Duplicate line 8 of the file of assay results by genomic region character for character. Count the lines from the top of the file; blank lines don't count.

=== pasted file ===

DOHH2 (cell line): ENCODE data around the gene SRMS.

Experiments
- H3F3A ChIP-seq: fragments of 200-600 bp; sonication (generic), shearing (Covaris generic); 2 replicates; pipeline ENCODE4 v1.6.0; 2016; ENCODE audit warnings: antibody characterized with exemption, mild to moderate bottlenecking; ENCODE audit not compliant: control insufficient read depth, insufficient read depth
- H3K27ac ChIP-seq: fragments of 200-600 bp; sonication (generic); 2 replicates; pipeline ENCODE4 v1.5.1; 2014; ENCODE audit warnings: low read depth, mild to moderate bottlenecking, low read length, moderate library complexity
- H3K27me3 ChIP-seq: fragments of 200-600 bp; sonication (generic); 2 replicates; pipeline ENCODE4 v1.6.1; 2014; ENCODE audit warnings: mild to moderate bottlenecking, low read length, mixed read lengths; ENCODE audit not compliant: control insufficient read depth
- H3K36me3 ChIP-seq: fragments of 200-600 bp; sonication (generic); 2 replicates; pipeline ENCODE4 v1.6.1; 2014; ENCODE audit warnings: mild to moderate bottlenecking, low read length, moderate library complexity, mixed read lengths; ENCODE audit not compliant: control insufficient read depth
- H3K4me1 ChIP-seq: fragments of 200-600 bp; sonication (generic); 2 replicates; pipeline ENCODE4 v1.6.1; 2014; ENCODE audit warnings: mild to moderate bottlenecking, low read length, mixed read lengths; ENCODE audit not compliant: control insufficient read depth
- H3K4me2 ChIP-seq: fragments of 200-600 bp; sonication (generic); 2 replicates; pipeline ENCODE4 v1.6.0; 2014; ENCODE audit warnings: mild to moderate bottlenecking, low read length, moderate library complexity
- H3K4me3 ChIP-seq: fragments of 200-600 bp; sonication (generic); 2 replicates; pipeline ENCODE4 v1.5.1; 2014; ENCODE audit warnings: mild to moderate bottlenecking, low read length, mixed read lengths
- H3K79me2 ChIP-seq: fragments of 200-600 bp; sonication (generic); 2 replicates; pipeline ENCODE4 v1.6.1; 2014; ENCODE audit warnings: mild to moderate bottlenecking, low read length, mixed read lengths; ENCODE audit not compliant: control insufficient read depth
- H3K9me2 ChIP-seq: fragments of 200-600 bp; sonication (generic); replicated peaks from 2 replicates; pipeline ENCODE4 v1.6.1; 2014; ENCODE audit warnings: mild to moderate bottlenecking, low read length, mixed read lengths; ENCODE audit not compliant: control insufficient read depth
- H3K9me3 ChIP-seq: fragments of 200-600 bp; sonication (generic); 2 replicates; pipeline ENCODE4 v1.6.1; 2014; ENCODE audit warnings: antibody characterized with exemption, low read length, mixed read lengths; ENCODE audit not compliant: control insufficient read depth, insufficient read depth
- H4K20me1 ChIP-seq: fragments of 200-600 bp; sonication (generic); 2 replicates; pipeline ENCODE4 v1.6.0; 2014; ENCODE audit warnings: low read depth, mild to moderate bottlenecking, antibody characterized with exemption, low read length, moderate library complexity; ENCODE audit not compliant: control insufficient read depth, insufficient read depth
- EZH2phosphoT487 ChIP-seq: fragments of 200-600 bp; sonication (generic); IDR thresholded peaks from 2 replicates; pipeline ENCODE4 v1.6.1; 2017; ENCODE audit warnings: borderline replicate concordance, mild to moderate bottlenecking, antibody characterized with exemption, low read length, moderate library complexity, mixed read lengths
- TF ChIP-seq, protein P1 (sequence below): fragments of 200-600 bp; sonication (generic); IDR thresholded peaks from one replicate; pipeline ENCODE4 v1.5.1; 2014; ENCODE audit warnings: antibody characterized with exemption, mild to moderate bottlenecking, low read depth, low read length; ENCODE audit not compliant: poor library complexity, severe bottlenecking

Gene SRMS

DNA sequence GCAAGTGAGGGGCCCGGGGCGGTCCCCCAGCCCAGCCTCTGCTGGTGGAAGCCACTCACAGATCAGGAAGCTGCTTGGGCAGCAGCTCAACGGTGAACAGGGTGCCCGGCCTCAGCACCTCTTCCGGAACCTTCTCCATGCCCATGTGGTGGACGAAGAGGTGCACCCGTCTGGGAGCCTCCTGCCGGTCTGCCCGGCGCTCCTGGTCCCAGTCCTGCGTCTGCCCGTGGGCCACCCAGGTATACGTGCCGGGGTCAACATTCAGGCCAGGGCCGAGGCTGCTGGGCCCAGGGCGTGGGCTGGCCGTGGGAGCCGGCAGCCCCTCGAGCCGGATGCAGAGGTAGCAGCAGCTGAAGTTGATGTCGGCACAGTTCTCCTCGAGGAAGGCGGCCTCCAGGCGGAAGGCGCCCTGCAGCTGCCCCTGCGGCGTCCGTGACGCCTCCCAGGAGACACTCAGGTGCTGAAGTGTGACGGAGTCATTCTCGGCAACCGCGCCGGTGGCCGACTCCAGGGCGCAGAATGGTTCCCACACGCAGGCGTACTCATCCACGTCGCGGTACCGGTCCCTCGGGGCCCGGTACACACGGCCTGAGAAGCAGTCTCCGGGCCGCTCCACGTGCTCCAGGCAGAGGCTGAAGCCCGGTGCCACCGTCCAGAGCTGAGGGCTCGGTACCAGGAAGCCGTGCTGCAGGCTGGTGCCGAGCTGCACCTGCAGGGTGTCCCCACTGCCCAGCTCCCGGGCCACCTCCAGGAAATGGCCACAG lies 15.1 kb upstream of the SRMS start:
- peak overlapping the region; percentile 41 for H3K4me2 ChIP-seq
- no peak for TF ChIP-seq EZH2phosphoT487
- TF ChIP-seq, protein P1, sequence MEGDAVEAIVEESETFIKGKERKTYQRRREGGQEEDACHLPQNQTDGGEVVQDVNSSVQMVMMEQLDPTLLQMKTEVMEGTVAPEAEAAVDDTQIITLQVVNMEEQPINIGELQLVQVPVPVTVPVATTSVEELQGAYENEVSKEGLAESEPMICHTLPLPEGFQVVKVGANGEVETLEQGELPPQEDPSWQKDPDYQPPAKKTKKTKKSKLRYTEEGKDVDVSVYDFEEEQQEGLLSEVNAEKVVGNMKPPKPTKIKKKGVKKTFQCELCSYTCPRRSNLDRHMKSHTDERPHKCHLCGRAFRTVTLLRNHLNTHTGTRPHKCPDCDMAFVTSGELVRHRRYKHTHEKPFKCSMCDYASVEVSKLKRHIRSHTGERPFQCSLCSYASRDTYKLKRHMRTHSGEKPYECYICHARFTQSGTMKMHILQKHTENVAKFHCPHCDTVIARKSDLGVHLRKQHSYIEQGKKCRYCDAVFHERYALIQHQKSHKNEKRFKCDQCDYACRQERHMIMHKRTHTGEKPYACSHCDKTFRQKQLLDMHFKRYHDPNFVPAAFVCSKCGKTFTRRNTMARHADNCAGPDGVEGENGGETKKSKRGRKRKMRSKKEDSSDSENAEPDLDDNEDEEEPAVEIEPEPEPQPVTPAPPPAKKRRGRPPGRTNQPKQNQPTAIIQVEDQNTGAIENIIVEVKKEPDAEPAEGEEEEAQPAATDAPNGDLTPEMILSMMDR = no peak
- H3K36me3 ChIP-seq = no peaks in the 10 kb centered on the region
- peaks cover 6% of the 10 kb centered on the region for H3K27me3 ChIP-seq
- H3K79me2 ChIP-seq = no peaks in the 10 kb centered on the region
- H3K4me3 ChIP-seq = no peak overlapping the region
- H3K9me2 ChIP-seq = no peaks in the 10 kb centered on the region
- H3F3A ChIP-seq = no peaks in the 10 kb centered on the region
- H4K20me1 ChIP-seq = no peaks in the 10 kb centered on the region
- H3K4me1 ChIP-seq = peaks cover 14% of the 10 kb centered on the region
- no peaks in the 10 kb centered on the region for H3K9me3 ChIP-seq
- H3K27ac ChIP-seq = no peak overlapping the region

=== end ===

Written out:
- H3K4me2 ChIP-seq: fragments of 200-600 bp; sonication (generic); 2 replicates; pipeline ENCODE4 v1.6.0; 2014; ENCODE audit warnings: mild to moderate bottlenecking, low read length, moderate library complexity